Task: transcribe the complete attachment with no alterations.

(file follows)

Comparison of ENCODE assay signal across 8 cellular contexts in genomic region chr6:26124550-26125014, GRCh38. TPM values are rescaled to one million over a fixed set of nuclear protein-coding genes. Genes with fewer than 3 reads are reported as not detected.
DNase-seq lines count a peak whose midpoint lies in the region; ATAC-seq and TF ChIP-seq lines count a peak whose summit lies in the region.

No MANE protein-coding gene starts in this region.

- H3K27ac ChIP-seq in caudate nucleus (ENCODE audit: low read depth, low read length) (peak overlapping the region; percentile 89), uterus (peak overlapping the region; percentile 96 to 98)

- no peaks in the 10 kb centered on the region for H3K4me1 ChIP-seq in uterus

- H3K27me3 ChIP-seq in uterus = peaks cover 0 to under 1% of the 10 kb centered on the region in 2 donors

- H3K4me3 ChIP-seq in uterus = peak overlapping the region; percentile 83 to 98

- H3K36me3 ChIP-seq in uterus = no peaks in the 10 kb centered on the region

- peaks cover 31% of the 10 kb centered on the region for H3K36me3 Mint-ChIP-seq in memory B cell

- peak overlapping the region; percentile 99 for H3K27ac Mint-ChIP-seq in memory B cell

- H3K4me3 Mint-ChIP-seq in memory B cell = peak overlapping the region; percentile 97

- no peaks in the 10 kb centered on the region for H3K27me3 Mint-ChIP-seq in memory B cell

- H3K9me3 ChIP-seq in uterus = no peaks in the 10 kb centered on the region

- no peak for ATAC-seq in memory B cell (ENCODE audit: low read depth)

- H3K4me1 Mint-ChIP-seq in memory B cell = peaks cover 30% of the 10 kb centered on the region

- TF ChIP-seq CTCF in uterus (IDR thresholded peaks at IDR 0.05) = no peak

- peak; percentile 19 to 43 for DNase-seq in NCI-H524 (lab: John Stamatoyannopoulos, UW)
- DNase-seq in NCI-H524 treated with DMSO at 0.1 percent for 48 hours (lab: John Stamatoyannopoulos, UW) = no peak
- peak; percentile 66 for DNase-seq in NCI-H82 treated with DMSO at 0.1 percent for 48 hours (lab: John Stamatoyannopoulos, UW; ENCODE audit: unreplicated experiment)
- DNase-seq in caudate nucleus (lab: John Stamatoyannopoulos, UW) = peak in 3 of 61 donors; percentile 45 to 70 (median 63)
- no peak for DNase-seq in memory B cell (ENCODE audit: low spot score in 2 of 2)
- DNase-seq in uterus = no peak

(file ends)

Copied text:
Comparison of ENCODE assay signal across 8 cellular contexts in genomic region chr6:26124550-26125014, GRCh38. TPM values are rescaled to one million over a fixed set of nuclear protein-coding genes. Genes with fewer than 3 reads are reported as not detected.
DNase-seq lines count a peak whose midpoint lies in the region; ATAC-seq and TF ChIP-seq lines count a peak whose summit lies in the region.

No MANE protein-coding gene starts in this region.

- H3K27ac ChIP-seq in caudate nucleus (ENCODE audit: low read depth, low read length) (peak overlapping the region; percentile 89), uterus (peak overlapping the region; percentile 96 to 98)

- no peaks in the 10 kb centered on the region for H3K4me1 ChIP-seq in uterus

- H3K27me3 ChIP-seq in uterus = peaks cover 0 to under 1% of the 10 kb centered on the region in 2 donors

- H3K4me3 ChIP-seq in uterus = peak overlapping the region; percentile 83 to 98

- H3K36me3 ChIP-seq in uterus = no peaks in the 10 kb centered on the region

- peaks cover 31% of the 10 kb centered on the region for H3K36me3 Mint-ChIP-seq in memory B cell

- peak overlapping the region; percentile 99 for H3K27ac Mint-ChIP-seq in memory B cell

- H3K4me3 Mint-ChIP-seq in memory B cell = peak overlapping the region; percentile 97

- no peaks in the 10 kb centered on the region for H3K27me3 Mint-ChIP-seq in memory B cell

- H3K9me3 ChIP-seq in uterus = no peaks in the 10 kb centered on the region

- no peak for ATAC-seq in memory B cell (ENCODE audit: low read depth)

- H3K4me1 Mint-ChIP-seq in memory B cell = peaks cover 30% of the 10 kb centered on the region

- TF ChIP-seq CTCF in uterus (IDR thresholded peaks at IDR 0.05) = no peak

- peak; percentile 19 to 43 for DNase-seq in NCI-H524 (lab: John Stamatoyannopoulos, UW)
- DNase-seq in NCI-H524 treated with DMSO at 0.1 percent for 48 hours (lab: John Stamatoyannopoulos, UW) = no peak
- peak; percentile 66 for DNase-seq in NCI-H82 treated with DMSO at 0.1 percent for 48 hours (lab: John Stamatoyannopoulos, UW; ENCODE audit: unreplicated experiment)
- DNase-seq in caudate nucleus (lab: John Stamatoyannopoulos, UW) = peak in 3 of 61 donors; percentile 45 to 70 (median 63)
- no peak for DNase-seq in memory B cell (ENCODE audit: low spot score in 2 of 2)
- DNase-seq in uterus = no peak